And, now I have an appointment set up with an oncological dentist in Garland (only 2 hours from my house) for next week. I get extra fluoride during the radiation treatment. Any conspiracy nuts out there beware: Because of the extra fluoride I will, of course, be extra trackable by government black-ops teams.

Treatment starts on 10/2. I have a couple of other appointments between now and then (chemo, speech therapist to discuss swallowing, aforementioned dentist, etc.). And, I need to eat everything I can, and continue to do so even once the throat starts hurting. Actually, my throat is pretty sore, today, from the biopsy, but that should go away in the next few days. They said that the sore throat from radiation would be much worse…probably my worse symptom. If they see me losing weight, or if it starts to seriously affect my ability to swallow food and liquids without choking they’ll put in a feeding port. So, an incentive to not lose weight. Gotta stock up on Ensure and make sure my blender is in good working order.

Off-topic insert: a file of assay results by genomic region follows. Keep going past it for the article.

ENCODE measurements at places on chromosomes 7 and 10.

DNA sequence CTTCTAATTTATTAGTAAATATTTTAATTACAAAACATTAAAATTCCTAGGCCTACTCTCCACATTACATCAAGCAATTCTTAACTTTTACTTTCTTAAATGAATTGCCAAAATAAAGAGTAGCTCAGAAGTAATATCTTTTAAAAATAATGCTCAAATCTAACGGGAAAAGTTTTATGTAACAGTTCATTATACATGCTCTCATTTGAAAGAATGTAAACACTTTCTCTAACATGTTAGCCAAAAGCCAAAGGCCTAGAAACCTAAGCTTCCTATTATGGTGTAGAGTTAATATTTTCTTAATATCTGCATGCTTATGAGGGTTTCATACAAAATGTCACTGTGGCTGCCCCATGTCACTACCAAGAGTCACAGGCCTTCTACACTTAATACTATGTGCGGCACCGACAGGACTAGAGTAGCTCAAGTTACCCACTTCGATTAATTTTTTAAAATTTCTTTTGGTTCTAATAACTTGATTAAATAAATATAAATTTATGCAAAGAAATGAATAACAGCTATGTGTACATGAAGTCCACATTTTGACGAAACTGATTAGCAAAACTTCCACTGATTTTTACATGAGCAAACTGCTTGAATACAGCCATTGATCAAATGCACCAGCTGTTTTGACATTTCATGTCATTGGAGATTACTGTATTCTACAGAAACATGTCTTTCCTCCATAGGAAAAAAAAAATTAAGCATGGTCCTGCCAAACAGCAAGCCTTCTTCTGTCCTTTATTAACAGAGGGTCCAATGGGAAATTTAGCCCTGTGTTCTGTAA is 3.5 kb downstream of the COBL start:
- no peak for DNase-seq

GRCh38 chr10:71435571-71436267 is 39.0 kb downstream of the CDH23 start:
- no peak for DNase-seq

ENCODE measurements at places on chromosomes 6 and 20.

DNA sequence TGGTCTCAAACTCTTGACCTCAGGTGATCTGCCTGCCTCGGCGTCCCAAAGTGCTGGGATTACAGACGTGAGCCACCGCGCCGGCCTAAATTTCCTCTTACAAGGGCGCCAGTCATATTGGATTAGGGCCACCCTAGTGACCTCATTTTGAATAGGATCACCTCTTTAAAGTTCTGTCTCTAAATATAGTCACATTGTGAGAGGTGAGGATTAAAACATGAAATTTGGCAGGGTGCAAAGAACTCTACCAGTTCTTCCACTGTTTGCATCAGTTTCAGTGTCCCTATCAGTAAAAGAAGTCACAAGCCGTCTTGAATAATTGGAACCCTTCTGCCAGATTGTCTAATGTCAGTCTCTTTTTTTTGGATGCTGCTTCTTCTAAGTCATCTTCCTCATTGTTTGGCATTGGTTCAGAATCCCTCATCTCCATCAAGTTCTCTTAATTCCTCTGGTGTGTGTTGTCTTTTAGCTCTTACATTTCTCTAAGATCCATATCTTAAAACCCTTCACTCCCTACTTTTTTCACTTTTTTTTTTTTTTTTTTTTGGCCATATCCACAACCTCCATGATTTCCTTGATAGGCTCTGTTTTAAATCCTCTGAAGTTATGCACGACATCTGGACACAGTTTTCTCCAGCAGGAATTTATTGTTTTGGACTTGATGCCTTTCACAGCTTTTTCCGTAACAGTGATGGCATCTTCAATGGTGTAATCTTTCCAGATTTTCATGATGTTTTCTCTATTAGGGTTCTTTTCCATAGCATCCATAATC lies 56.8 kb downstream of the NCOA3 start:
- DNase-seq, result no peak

Ok, that is it for today. I’m going to stop by the office then head home. I think I’ll probably start back to work tomorrow, only leaving for my various appointments. What a change since Tuesday morning when I faced weeks in the hospital and months recuperating. I might still face that, but I’m fine with just putting that out of my head for now.

Throat Blog — A Tale of Three Doctors

Ok, to start, a short story. Before I tell it, though, I must say that I wrote the story before I met 2 of the 3 doctors I saw today. Any resemblence to any doctor, living or dead, is purely coincidental (and, in my case, actually there is little resemblence…but don’t let that detract from the story itself).

A Medical Oncologist (i.e. chemo doc), a Radiation Oncologist, and a Surgical Oncologist all go in together on the purchase of a fixer-upper. They all three go to check it out and decide on the best course of, well, fixing it up.